iTRAQ Quantitative Proteomic Comparison of Metastatic and Non-Metastatic Uveal Melanoma Tumors.

Crabb JW, Hu B, Crabb JS, Triozzi P, Saunthararajah Y, Tubbs R, Singh AD - PLoS ONE (2015)

Identification of Differentially Expressed Proteins.Log ratios for proteins (n = 860) present in ≥ 2 specimens from both 5 metastatic and 5 non-metastatic tumors in the training set are plotted (o). Thirty-one proteins exhibiting quantitative differences between metastatic and non-metastatic tumors with p ≤ 0.05 (two sided t-test) were designated differentially expressed (●).
© Copyright Policy
Related In: Results  -  Collection

License
Show All Figures
getmorefigures.php?uid=PMC4549237&req=5

pone.0135543.g003: Identification of Differentially Expressed Proteins.Log ratios for proteins (n = 860) present in ≥ 2 specimens from both 5 metastatic and 5 non-metastatic tumors in the training set are plotted (o). Thirty-one proteins exhibiting quantitative differences between metastatic and non-metastatic tumors with p ≤ 0.05 (two sided t-test) were designated differentially expressed (●).
Mentions: Finally, differentially expressed proteins were sought in the training set among 860 proteins present in ≥ 2 specimens from both metastatic and non-metastatic tumors (Fig 3). Thirty-one proteins were were designated differentially expressed (Table 5) based on quantitative differences with p ≤ 0.05 (two sided t-test). However, multiple bootstrap resampling could not statistically validate significant differences in protein levels (p ≤ 0.05) for any of the 31 proteins, therefore classification as differentially expressed must be considered tentative. A limitation of this study is the relatively small sample size. A larger sample size is required to validate differential expression status; power analysis suggests that 30 metastatic and 30 non-metastatic primary UM tumors would be sufficient to rigorously confirm about 30 differentially expressed proteins.

Bottom Line: Protein identification utilized the Mascot search engine and the human Uni-Prot/Swiss-Protein database with false discovery ≤ 1%; protein quantitation utilized the Mascot weighted average method.Of 1644 proteins identified and quantified in 5 metastatic and 5 non-metastatic tumors, 12 proteins were found uniquely in ≥ 3 metastatic tumors, 28 were found significantly elevated and 30 significantly decreased only in metastatic tumors, and 31 were designated differentially expressed between metastatic and non-metastatic tumors.While sample size is limited and validation required, the results support collagen alpha-3(VI) and heat shock protein beta-1 as candidate biomarkers of uveal melanoma metastasis and establish a quantitative proteomic database for uveal melanoma primary tumors.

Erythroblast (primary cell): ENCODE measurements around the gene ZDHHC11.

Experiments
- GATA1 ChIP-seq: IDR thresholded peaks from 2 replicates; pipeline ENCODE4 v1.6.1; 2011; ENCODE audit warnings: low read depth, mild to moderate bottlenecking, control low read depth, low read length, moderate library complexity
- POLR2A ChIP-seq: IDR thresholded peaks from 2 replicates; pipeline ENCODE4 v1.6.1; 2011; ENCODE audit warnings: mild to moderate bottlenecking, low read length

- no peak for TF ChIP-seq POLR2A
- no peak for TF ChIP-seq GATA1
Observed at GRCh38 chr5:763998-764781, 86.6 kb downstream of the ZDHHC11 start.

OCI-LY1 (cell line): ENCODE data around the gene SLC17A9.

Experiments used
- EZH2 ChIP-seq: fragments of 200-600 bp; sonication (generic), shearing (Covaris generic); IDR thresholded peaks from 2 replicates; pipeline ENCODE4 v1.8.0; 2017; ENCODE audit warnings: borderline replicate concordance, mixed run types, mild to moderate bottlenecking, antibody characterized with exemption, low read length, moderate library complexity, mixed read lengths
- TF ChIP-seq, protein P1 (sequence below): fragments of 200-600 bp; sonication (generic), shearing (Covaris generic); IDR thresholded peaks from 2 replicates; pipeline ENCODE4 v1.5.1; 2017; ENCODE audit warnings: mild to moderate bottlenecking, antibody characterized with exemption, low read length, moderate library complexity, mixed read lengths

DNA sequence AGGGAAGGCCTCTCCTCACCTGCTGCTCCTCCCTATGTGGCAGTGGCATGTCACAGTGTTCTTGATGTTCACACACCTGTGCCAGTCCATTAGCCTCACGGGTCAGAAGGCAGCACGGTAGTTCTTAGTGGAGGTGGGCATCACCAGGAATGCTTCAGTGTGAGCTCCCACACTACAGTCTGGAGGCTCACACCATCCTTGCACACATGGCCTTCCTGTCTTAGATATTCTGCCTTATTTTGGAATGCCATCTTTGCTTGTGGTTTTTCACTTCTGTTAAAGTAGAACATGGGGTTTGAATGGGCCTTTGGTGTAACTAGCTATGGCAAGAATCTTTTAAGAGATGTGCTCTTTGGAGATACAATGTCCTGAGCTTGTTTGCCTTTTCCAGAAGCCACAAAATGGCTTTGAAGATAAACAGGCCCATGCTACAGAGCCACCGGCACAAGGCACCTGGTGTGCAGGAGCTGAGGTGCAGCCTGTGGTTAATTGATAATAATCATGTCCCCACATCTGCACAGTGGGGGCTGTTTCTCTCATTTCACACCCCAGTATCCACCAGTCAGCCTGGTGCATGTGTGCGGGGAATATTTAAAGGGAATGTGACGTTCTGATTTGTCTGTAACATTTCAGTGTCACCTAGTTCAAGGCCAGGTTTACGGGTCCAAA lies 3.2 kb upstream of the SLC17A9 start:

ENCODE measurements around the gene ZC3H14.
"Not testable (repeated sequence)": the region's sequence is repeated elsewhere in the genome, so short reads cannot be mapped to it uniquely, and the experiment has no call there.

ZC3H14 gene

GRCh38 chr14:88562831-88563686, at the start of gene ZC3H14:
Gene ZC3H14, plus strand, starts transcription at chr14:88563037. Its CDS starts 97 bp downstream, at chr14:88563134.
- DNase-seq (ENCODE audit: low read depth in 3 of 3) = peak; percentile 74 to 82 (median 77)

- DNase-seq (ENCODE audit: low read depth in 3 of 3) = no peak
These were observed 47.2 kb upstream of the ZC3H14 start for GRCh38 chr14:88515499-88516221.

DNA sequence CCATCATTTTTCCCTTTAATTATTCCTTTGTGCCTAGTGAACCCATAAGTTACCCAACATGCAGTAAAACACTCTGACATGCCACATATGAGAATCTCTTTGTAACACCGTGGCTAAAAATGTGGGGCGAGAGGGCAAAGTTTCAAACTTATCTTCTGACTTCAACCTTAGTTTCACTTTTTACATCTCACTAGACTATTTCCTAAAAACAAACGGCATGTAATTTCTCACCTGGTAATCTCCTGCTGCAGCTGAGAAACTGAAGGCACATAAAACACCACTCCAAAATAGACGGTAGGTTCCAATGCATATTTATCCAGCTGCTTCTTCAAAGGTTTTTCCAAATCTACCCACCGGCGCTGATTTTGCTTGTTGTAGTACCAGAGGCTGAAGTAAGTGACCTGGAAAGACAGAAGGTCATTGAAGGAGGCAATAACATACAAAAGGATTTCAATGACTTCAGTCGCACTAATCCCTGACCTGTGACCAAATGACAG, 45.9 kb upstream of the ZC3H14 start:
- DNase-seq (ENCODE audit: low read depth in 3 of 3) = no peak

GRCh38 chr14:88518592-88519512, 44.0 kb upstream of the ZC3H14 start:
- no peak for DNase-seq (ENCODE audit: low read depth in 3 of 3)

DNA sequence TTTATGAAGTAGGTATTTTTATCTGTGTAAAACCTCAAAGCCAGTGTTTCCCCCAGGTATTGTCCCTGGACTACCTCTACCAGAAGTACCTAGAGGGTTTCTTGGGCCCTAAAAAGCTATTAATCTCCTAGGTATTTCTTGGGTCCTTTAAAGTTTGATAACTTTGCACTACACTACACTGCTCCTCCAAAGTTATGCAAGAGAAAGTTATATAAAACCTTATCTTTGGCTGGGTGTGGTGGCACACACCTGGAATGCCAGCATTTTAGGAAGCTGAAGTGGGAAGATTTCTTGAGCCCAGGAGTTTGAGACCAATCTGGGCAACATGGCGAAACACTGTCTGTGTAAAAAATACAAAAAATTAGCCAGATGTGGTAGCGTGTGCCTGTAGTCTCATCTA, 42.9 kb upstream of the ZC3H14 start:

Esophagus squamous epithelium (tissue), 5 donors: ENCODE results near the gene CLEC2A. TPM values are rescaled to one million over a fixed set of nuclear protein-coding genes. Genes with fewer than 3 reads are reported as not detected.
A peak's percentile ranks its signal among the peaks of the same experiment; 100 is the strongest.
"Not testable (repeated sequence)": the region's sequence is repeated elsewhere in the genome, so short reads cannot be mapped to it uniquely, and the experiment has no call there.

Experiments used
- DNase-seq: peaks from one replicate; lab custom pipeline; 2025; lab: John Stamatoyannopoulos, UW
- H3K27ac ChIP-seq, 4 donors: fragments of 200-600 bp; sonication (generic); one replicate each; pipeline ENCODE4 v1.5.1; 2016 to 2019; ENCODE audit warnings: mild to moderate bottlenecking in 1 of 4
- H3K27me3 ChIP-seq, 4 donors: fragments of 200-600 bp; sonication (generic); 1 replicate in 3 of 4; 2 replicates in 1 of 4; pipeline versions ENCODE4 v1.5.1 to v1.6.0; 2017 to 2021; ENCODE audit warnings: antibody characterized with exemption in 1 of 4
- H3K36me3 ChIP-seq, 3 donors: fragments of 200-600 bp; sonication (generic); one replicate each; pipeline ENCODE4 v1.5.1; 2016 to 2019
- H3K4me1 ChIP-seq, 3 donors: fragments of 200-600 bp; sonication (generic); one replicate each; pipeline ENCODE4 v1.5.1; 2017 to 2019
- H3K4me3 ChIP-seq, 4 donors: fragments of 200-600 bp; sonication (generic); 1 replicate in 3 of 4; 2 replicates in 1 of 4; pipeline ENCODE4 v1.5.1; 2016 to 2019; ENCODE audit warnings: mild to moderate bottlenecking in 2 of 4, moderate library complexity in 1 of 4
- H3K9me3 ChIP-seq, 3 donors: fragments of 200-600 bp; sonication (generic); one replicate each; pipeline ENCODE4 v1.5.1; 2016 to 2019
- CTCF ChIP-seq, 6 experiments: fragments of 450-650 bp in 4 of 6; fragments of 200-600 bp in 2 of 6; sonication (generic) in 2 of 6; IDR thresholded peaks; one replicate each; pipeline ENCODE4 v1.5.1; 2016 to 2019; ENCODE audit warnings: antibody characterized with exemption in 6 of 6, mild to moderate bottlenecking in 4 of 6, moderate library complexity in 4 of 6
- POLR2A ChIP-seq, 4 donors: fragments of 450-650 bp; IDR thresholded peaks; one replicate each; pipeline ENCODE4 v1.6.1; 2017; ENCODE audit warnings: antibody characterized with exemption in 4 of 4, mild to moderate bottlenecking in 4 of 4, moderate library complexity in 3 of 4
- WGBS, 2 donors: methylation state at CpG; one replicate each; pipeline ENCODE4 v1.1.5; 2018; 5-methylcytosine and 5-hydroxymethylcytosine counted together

View Article: PubMed Central - PubMed

Affiliation: Cole Eye Institute, Cleveland Clinic, Cleveland, Ohio, United States of America; Lerner Research Institute, Cleveland Clinic, Cleveland, Ohio, United States of America; Department of Ophthalmology, Cleveland Clinic Lerner College of Medicine of Case Western Reserve University, Cleveland Clinic, Cleveland, Ohio, United States of America; Department of Molecular Medicine, Cleveland Clinic Lerner College of Medicine of Case Western Reserve University, Cleveland Clinic, Cleveland, Ohio, United States of America.

ABSTRACT

Background: Uveal melanoma is the most common malignancy of the adult eye. The overall mortality rate is high because this aggressive cancer often metastasizes before ophthalmic diagnosis. Quantitative proteomic analysis of primary metastasizing and non-metastasizing tumors was pursued for insights into mechanisms and biomarkers of uveal melanoma metastasis.

Methods: Eight metastatic and 7 non-metastatic human primary uveal melanoma tumors were analyzed by LC MS/MS iTRAQ technology with Bruch's membrane/choroid complex from normal postmortem eyes as control tissue. Tryptic peptides from tumor and control proteins were labeled with iTRAQ tags, fractionated by cation exchange chromatography, and analyzed by LC MS/MS. Protein identification utilized the Mascot search engine and the human Uni-Prot/Swiss-Protein database with false discovery ≤ 1%; protein quantitation utilized the Mascot weighted average method. Proteins designated differentially expressed exhibited quantitative differences (p ≤ 0.05, t-test) in a training set of five metastatic and five non-metastatic tumors. Logistic regression models developed from the training set were used to classify the metastatic status of five independent tumors.

Results: Of 1644 proteins identified and quantified in 5 metastatic and 5 non-metastatic tumors, 12 proteins were found uniquely in ≥ 3 metastatic tumors, 28 were found significantly elevated and 30 significantly decreased only in metastatic tumors, and 31 were designated differentially expressed between metastatic and non-metastatic tumors. Logistic regression modeling of differentially expressed collagen alpha-3(VI) and heat shock protein beta-1 allowed correct prediction of metastasis status for each of five independent tumor specimens.

Conclusions: The present data provide new clues to molecular differences in metastatic and non-metastatic uveal melanoma tumors. While sample size is limited and validation required, the results support collagen alpha-3(VI) and heat shock protein beta-1 as candidate biomarkers of uveal melanoma metastasis and establish a quantitative proteomic database for uveal melanoma primary tumors.

No MeSH data available.


Related in: MedlinePlus